The very first activity to mark the beginning of the heritage project was the burying of a time capsule by Lincoln schoolchildren from Sir Francis Hill Community Primary School. They had created poetry and art and this went into the capsule, together with a letter from the chairman of the Boultham Park Advisory Group, and with further contributions from the City of Lincoln Council and Linkage Community Trust. The Mayor of Lincoln, Patrick Vaughan, with park supporters and civic leaders oversaw the capsule’s burial ceremony which guarantees that it will stay in the ground for at least fifty years. It is planned for a plaque to be installed near the time capsule when the outdoor seating area is completed next year.

It was in 1990 that the stable block of the original Boultham Hall was severely damaged by fire. This along with the former coaching house will now be fully restored and converted into Linkage’s new two-storey education centre, providing a large range of activities for the Trust’s service users in Lincoln and even further afield. The upper level will be devoted to a purpose-built archive centre for the public’s appreciation of Boultham Park history, in addition to a contemporary view of the whole refurbishment project.

Architect, Claire Eldred has already taken up her new role as project manager for the new constructions. Chelsey Barnes has been recruited in the role of community development where she will be working with groups, volunteers and residents. As soon as the renovation of the stable block takes place, volunteers will be sought to help with a multitude of tasks involving the setting up of the new archives and associated activities. The gathering of information from those local residents with long memories of the park and the surrounding area will be eagerly sought. Photographs and memorabilia will certainly prove to be of special interest.

A high priority has been placed on education and it is planned to install a high specification glasshouse wherein students will train for horticulture qualifications to NVQ level. A new purpose-built cafe and shop will be built and these will be available to the public visiting the park. The centre will create new jobs, with the new staff commencing work around the same time that the project begins. City of Lincoln Council will be responsible for the extensive restorations planned for Boultham Park with the fountain, lake, sundial and bandstand all having been scheduled to receive particular attention. The introduction of CCTV, lighting, improved seating and information boarding will also feature prominently.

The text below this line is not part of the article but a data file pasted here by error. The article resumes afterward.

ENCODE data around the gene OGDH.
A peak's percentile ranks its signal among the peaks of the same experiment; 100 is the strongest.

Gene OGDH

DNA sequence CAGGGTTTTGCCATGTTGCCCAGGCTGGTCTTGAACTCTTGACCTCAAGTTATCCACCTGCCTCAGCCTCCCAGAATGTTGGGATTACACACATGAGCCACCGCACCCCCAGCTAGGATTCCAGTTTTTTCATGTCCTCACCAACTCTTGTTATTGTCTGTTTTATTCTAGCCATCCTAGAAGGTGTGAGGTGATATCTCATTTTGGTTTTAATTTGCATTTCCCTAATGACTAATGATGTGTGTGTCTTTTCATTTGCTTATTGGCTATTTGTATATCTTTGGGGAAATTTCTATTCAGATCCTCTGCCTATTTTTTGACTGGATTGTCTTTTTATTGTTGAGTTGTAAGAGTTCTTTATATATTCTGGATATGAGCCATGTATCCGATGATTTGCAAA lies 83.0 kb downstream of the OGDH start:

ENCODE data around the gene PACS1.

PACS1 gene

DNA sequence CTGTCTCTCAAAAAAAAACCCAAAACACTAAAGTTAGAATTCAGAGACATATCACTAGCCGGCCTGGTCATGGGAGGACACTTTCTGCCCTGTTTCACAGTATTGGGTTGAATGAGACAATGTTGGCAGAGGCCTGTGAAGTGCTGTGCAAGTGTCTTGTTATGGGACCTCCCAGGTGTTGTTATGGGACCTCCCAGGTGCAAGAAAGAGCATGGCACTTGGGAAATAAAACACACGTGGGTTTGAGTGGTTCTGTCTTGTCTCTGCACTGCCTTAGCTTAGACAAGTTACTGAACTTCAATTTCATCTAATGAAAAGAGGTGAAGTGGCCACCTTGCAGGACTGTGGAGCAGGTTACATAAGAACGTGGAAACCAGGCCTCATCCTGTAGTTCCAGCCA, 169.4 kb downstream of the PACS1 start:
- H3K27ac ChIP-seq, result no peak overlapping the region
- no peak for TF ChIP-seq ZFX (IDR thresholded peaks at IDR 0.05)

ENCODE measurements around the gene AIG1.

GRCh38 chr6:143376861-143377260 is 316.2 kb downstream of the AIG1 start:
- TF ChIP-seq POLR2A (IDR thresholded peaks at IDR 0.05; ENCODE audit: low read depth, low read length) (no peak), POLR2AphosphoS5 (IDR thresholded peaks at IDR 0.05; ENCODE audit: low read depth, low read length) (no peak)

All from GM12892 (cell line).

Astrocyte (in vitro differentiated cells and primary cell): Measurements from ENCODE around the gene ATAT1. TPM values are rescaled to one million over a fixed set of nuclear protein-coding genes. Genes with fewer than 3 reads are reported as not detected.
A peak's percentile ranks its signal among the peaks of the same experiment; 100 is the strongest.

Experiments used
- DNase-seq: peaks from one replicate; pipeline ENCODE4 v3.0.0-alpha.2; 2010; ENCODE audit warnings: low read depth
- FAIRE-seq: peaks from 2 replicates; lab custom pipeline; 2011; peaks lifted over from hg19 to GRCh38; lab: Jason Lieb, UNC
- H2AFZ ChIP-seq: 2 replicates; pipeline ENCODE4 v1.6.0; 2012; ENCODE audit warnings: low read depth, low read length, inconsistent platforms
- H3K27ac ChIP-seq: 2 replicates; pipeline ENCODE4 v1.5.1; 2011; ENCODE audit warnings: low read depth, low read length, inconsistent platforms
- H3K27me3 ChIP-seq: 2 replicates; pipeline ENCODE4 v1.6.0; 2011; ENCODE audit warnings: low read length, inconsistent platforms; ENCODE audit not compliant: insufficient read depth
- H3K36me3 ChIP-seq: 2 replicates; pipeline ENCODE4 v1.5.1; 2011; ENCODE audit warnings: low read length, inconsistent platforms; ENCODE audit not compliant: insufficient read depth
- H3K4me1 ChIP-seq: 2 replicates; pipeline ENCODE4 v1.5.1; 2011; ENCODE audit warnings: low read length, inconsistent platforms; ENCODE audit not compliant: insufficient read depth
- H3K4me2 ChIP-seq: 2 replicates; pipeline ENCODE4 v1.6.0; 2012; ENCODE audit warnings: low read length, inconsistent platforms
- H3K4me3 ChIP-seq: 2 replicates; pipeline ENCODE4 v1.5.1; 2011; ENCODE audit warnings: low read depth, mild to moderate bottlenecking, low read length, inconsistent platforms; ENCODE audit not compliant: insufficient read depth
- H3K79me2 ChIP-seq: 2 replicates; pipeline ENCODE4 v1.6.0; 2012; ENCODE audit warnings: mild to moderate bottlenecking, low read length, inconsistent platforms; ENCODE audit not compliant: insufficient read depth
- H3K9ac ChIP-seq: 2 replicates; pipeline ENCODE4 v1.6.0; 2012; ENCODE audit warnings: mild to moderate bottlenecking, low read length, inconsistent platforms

Many comments have been made since the granting of the £2.7m from the Heritage Lottery Fund and the Big Lottery Fund. Jane Howson, Linkage’s business development director and a leader of the project said: “We are delighted for our residents and members of the local community who will all benefit from this fantastically exciting project.”

From City of Lincoln Council, Caroline Bird, the community services manager said: “We are thrilled to have the opportunity to restore this special park and through doing so to make it more accessible and welcoming, and bring its fascinating history to life.”
Carole Souter, chief executive of the Heritage Lottery Fund, said on behalf of the HLF and the Big Lottery Fund (BIG): “We’re delighted to be able to provide this much-needed support for Boultham Park, when it could not be more needed. Many public parks are really suffering in the current economic climate so this is particularly good news for Lincoln. Parks are important to all of us and add so much to our quality of life. Boultham Park will help to bring the local community together and now, we can help to secure its future.”

The restoration project is scheduled to start this autumn and it is anticipated that it will take two years to complete. It has taken a lot of time and effort by many to reach this stage when specific targets have been identified and substantially funded. It will doubtless be a tremendous improvement for all those regular users of Boultham Park, not to mention its many visitors from outside the city. We will watch the transformation from its inception and we eagerly await the eventual renaissance of this much loved area of Lincoln.